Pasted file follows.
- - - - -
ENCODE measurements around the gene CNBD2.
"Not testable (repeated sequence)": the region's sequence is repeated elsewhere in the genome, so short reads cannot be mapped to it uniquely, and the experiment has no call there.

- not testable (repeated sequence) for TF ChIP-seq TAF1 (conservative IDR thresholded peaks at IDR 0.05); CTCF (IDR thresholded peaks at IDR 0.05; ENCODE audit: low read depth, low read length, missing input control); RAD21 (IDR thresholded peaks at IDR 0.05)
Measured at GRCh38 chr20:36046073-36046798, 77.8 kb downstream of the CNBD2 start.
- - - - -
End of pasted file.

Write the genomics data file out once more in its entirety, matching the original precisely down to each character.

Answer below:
ENCODE measurements around the gene CNBD2.
"Not testable (repeated sequence)": the region's sequence is repeated elsewhere in the genome, so short reads cannot be mapped to it uniquely, and the experiment has no call there.

- not testable (repeated sequence) for TF ChIP-seq TAF1 (conservative IDR thresholded peaks at IDR 0.05); CTCF (IDR thresholded peaks at IDR 0.05; ENCODE audit: low read depth, low read length, missing input control); RAD21 (IDR thresholded peaks at IDR 0.05)
Measured at GRCh38 chr20:36046073-36046798, 77.8 kb downstream of the CNBD2 start.